Archive » August 9, 2007
Music Academy Chamberfest
By Steven Libowitz
All summer long, the Music Academy of the West’s young artists have been performing in master classes and picnic concerts, competitions and special events. Meanwhile, the faculty instrumentalists have also concertized on a regular basis, playing chamber music programs every Tuesday at the Lobero Theatre. But, save for the rare fill-in date in one venue or another, never the ‘twain did meet.
Friday night, for the first time – and obviously last time – all season, that all changes, as the Academy presents its annual Chamberfest.
“The idea isn’t new for students and faculty to play together. Over the years it’s happened quite a bit at different points in the Academy’s history,” said pianist Jerome Lowenthal, who with 38 years experience has seen myriad changes in programming as the most senior member of the teaching faculty at the Academy. Lowenthal will play piano duets with two different students at Chamberfest, and said that students would frequently appear with their teachers in faculty concerts in years gone by, but that he didn’t think that was the best situation.
“It’s not because they don’t play as well as the faculty – sometimes they play even better,” he said. “But they don’t have the same experience, and we need to put these (Tuesdays@8) concerts together very quickly. So it makes sense to separate them and then have this one event where we mix.”
Oboist Ben Fox, who is pursuing a doctorate at Boston University and is completing his first summer studying at the Music Academy, said being chosen to participate is a real honor and opportunity.
“It’s a real chance to perform the solo role in something more high profile at the Lobero (rather than on campus),” said Fox, 27, who noted his only other opportunity to perform in public with faculty in his career has been sitting in with the faculty orchestra at another school. “This is amazing. I wish they would do more. But it’s also a lot of pressure.”
While Fox was selected by his teacher, Lowenthal merely arranged a group meeting and asked for volunteers to fill his two accompanist slots.
“My students, as are everybody’s, are all very good,” he explained. “I was pleased with who offered, but I don’t think I would have said no to anyone. The way I do it involved no preferential treatment for anybody. They’re all very accomplished.”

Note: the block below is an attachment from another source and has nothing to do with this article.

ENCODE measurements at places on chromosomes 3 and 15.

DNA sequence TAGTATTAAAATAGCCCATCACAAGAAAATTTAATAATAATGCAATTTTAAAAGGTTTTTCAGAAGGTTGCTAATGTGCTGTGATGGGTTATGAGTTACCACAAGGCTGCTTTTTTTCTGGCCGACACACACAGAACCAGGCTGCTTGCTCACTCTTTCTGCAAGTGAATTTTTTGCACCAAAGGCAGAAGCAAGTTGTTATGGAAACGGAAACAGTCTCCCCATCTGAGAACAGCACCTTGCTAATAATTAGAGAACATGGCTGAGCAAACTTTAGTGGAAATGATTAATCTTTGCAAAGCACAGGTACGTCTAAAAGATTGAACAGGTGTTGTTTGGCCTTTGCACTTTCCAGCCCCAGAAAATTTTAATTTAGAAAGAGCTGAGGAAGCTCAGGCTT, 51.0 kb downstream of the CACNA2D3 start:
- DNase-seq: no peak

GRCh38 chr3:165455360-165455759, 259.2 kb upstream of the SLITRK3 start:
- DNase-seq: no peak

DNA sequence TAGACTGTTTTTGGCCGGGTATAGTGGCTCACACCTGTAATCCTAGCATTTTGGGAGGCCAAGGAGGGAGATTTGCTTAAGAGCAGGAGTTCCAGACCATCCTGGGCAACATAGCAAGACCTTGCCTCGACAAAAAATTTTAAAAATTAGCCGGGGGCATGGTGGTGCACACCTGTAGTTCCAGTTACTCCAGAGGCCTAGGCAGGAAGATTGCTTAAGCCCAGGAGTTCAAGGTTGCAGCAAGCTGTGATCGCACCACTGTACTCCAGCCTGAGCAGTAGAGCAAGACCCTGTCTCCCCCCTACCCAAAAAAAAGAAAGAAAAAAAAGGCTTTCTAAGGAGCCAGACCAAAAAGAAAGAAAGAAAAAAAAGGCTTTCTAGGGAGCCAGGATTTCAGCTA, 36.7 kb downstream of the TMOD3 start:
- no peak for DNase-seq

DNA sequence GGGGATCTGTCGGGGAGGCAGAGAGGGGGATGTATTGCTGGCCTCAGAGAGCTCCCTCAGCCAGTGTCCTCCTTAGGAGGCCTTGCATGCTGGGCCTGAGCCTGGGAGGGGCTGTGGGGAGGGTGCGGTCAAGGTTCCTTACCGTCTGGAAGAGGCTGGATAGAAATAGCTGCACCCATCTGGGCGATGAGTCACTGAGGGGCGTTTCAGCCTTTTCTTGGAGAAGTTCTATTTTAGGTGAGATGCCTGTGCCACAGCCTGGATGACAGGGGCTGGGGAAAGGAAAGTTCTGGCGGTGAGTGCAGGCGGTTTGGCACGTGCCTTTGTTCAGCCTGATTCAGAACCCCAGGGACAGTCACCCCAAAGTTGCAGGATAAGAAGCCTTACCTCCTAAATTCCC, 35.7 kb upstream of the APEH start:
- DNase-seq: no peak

Fox, like all the students participating in Chamberfest, will play first chair, while the faculty member – in his case oboist Cynthia DeAlmeida – handles Oboe II for Mozart’s Serenade for Winds in C Minor. (Similarly student Min na Lee will perform first clarinet while teacher Fred Ormond plays second chair for the piece).
“That gives rise to a very different dynamic,” Fox said. “The teachers are sitting second, so they can’t function so much as a teacher, since we’re all supposed to be colleagues for this concert, even though we know that’s not actually the case. So they restrain themselves from offering too many critical comments. Also, a lot of the gesturing you’d do as a wind player, the moving (that cues the other players), they’ re also holding themselves back from that so that the students can do most of the leading of the ensemble as well.”
The repertoire include two arias by Bottesini (for soprano, double bass and piano); Stravinsky’s “Pastorale” (violin, oboe, English horn, clarinet and bassoon); Nielsen’s “Serenata in vano” (clarinet, bassoon, horn, cello and double bass); Bolcom’s “Virtuosity Rag” (brass quintet); and the two Lowenthal piano pieces, Mozart’s Andante with Five Variations, K. 501 (with student Steven Mann), which opens the concert, and the Scaramouche by Darius Milhaud [who also served as MAW’s honorary director in the ‘40s-‘50s], which closes it.
(Chamberfest takes place at 8 pm Friday night at the Lobero Theatre. Tickets are $38. For information call 805-963-0761 or 969-8787.)
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